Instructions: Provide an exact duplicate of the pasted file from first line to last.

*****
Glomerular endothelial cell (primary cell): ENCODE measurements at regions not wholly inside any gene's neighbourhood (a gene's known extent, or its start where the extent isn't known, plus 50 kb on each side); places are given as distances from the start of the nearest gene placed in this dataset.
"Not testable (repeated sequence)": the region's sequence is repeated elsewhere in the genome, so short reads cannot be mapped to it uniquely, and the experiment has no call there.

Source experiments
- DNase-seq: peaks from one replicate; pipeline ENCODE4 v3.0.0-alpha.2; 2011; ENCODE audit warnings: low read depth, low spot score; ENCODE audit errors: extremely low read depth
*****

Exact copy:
Glomerular endothelial cell (primary cell): ENCODE measurements at regions not wholly inside any gene's neighbourhood (a gene's known extent, or its start where the extent isn't known, plus 50 kb on each side); places are given as distances from the start of the nearest gene placed in this dataset.
"Not testable (repeated sequence)": the region's sequence is repeated elsewhere in the genome, so short reads cannot be mapped to it uniquely, and the experiment has no call there.

Source experiments
- DNase-seq: peaks from one replicate; pipeline ENCODE4 v3.0.0-alpha.2; 2011; ENCODE audit warnings: low read depth, low spot score; ENCODE audit errors: extremely low read depth